7. It was not the defence of the petitioner that he was not aware of the printing of the pamphlet Ext. A/1, He admitted that the manuscript Ext. A/2 was sent with a covering letter for the purpose of printing and that it was printed in his press. Thus, the printing was done with his full knowledge and therefore it was his duty to see that it was, in conformity with the provisions in Section 3. Thus if Section 3 has been violated in printing Ext. A/1, the petitioner is dearly liable.

8. What we have got to see therefore is whether there has been violation of Section 3. The petitioner himself admitted that the place of printing wag not printed in the pamphlet. He would say that the name of the printer has been printed as Azad Printing Works. What I find from Ext. A/1 is that the initials namely, A.P.W. of the Azad Printing Works have been printed. Printing the initials is not sufficient when the section directs the printing of the name. The intention is that the printed matter must show who printed it and at what place. They are absent in Ext. A/1. So, there has been violation of Section 3.

9. In extenuation, it was pointed out that even the Manipur Administration has not given the name of the printer and the place of printing in the Press Notes and pamphlets issued by them and that it was never the practice of any person in Manipur to give all the details required under Section 3. Perhaps, the Administration would not have proceeded against the petitioner, but for the fact that this particular pamphlet - Ext. A/1 was printed during the agitation. Since, this appears to be the first case of its kind and since the rules under Section 3 had not been strictly enforced in Manipur till this prosecution and since the initials of the Printing Works were given in the pamphlet as is the practice in Manipur even of the Administration and the omission is only in respect of the place of printing, there cannot be any harsh sentence on the petitioner. As the petitioner has already undergone a period of sentence in prison, it must be considered sufficient and it is not necessary to give any fine in addition. The sentence under Section 12 of the Act is, therefore, modified and the sentence of fine is set aside.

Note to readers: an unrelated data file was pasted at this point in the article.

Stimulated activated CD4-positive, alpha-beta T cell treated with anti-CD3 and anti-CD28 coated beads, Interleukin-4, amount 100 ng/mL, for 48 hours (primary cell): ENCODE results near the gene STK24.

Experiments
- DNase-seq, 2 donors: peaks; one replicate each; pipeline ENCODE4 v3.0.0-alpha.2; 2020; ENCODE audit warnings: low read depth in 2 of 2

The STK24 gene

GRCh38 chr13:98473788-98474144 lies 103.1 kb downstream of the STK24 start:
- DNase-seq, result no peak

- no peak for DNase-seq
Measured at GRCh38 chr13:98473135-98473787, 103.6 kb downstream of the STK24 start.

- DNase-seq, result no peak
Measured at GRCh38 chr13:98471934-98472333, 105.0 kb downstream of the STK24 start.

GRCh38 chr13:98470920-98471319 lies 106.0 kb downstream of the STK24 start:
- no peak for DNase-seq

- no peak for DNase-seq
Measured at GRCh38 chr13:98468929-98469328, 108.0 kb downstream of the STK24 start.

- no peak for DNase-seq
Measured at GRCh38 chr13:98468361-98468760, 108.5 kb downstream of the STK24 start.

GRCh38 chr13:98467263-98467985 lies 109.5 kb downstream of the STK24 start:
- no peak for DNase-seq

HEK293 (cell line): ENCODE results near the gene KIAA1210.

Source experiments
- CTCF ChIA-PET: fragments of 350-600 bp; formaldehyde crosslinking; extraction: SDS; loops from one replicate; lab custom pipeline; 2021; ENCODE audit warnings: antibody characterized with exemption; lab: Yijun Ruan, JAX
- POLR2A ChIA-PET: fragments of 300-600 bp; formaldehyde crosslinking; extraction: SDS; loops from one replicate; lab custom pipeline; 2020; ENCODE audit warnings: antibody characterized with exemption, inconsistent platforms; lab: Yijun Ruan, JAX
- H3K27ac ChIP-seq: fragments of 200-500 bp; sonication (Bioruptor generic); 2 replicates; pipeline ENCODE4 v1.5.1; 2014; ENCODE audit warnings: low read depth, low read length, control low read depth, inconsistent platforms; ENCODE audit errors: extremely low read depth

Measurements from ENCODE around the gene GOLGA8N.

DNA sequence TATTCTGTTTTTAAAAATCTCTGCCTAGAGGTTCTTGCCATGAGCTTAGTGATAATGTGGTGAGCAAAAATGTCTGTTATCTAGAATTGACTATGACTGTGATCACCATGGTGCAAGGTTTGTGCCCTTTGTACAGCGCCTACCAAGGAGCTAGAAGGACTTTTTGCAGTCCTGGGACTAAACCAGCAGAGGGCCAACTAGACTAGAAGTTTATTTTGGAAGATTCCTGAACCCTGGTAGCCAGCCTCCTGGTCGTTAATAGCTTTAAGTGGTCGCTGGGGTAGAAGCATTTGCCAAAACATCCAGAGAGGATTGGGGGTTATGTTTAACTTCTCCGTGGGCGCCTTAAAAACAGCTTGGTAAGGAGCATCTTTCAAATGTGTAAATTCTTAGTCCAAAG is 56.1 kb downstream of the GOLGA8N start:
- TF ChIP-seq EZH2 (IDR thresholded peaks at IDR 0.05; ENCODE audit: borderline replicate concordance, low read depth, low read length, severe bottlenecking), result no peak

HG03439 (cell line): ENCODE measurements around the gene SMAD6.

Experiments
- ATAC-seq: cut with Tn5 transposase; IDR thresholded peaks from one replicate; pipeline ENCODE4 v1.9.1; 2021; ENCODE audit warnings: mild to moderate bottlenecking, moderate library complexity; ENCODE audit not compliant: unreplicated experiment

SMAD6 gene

10. Coming to the conviction under Section 188, I.P.C. it was not seriously argued before me that the pamphlet containing the words 'maneater Raina go back' did not cause or tend to cause annoyance to persons lawfully employed. Mr. Raina is the Chief Commissioner of Manipur. To characterise him as a maneater will certainly cause annoyance not only to him, but also to the employees of the Administration working under him and to other law abiding citizens. What was argued was that Ext. A/13, the order under Section 144 prohibited printing of unauthorised or unsigned news, pamphlet or hand-bill and that this particular pamphlet Ext. A/1 was signed by the Assembly Demand Co-ordination Committee and that it was not unauthorised and so it will not amount to a violation of the order under Section 144. It was also argued that the petitioner as the keeper of the Press cannot be charged for the printing. I have already dealt with the latter argument in dealing with Section 3 of the P. and R. of Books Act. As for the other argument, it is enough to say that the signature Assembly Demand Co-ordination Committee under the pamphlet will not make it a signed pamphlet. I have already pointed out earlier that the name Th. Bira Singh, which is seen in the original manuscript Ext. A/2 was deliberately omitted in printing the pamphlet in order to make it an unsigned pamphlet. It is unnecessary therefore to consider whether it was also an unauthorised pamphlet except to say that the very omission, of the signature would make it unauthorised, I see therefore no reason to interfere, with the conviction and sentence under Section 188, I.P.C.

11. In the result therefore the revision petition is dismissed except to the extent that the sentence of fine imposed under Section 12, of the P. and R. of Books Act is set aside.